Just over half were women, and the average age was 42.
The same analysis determined that around 10 percent of people with some college and no degree have a high potential to actually earn some kind of credential if they re-enroll.
At that time, pre-COVID, the Clearinghouse identified 636,107 adults in Massachusetts with some college and no degree. If just 10 percent of those, around 64,000, could make it across the finish line, we would be making enormous progress toward avoiding our looming skilled workforce crisis.
How do we do that?
With over a million adults in the same situation, with some college and no degree, the state of Michigan created “Michigan Reconnect,” which offers free tuition to residents at least 25-years-old to earn an associate degree or Pell-eligible certificate at a community college.
Since the program’s launch in February 2021, more than 90,000 Michiganders have been awarded scholarships for training, a higher-than-expected turnout that has driven the state’s initial investment from $30 million to $55 million. Michigan Reconnect enjoys bipartisan support in the legislature, and early signs are already pointing to big gains in the state’s college-educated workforce.
A similar investment here in Massachusetts could pay enormous dividends, not only in a more highly skilled workforce to meet the needs of Bay State employers, but in higher median family incomes and state tax revenues, reduced expenses for public services like subsidized healthcare, food and housing assistance, and more.
Roll out the welcome mat for immigrants: Massachusetts has been a beacon for international immigrants for centuries, including English pilgrims who arrived in Plymouth Harbor in 1620 to build the first colonies along the coast of New England.
Today, Massachusetts has the seventh largest population of foreign-born immigrants in the United States. One in every six Bay Staters is an immigrant, and one in every seven is a native-born US citizen with at least one immigrant parent.
According to the American Immigration Council, 20 percent of the Massachusetts workforce are immigrants, and one in every five self-employed business owners is an immigrant.
Immigration has fueled Massachusetts’ standing as the leading higher education destination in the world, as well as our global success in healthcare, technology start-ups, and more.
But since peaking at nearly 50,000 new immigrants in 2017, immigration to Massachusetts has been falling, and the pandemic has only worsened the trend: Net immigration to the Bay State in 2021 was half what it was in 2020, and the lowest recorded in more than 20 years.
As a Boston Business Journal editorial recommended following the release of last year’s US Census results, “If Massachusetts wants to hold onto its political power over the next decade, and companies want to continue to be able to tap local talent for the high-paying science and technology jobs that have fueled our economy over the past several decades, then rolling out the welcome mat for immigrants is the clearest way to do that.”
Here are three specific ways to roll out that welcome mat:
At the federal level, Massachusetts elected officials, as well as business, education, and community leaders, should push Congress to bring some sanity and clarity to the H1-B Visa process (which allows employers to sponsor foreign workers for in-demand, high-skilled jobs); advocate for faster processing of the nation’s 9 million green card holders eligible for citizenship; and create a clear path to citizenship for most of the 11 million undocumented immigrants living in the United States, especially the more than 800,000 young people registered through the DACA (Deferred Action for Childhood Arrivals) program.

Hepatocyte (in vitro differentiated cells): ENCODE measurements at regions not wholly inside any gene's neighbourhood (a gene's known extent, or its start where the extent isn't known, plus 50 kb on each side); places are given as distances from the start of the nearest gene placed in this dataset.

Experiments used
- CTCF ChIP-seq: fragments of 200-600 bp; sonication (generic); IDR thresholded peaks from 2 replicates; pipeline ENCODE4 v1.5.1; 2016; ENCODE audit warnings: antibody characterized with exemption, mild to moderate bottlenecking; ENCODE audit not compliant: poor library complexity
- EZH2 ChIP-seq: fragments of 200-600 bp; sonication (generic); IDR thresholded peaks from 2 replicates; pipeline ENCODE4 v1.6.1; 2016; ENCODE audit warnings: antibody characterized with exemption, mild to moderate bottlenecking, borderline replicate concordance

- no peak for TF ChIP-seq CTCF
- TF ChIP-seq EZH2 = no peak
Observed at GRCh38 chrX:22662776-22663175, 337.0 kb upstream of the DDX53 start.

Even as we aim for a rational, clear path to citizenship at the federal level, there are a number of ways to use state legislation to ensure Massachusetts encourages more immigration.
One part of the mission of the Massachusetts Immigrant and Refugee Advocacy Coalition (MIRA) is to “expand opportunities for all foreign-born people and their children, so they can make the most of their talent and labor.”
MIRA’s 2021-22 State Legislative Priorities include pending bills worthy of our support, like the “Safe Communities Act” that aims to “restore confidence in local institutions by ending the use of our public safety resources for federal immigration enforcement”; and the “Higher Ed Equity Act” that “ensures that all Massachusetts high school graduates have access to in-state tuition at public colleges and universities, regardless of status.”
And lastly, there are thousands of immigrants already here in Massachusetts who have college degrees or other useful professional credentials from other countries but they cannot use them to apply for work until they are validated in the United States, a process that can be expensive, time-consuming, and bewildering, particularly if English language is a barrier, as it is for tens of thousands of immigrants in Massachusetts Gateway Cities.
Programs like PIES Latinos de NECC at Northern Essex Community College partner with the Center for Educational Documentation to bring the credential validating process into immigrant neighborhoods affordably, with translation services available.
Additional state and employer investment in English for Speakers of Other Languages (ESOL) classes would also help relieve the waiting lists for these essential programs, which frequently run into the hundreds or even thousands of people in Massachusetts Gateway Cities.
Each of these five ideas requires substantial investment not only of money but of time, expertise, and partnering. But the potential result is over 300,000 appropriately educated workers—more than enough to cover the anticipated 192,000 worker shortfall predicted by the MassINC report.
Given the skilled workforce crisis we are facing, this is not a moment for incremental thinking and timid moves; it is a moment for bold ideas and even bolder action.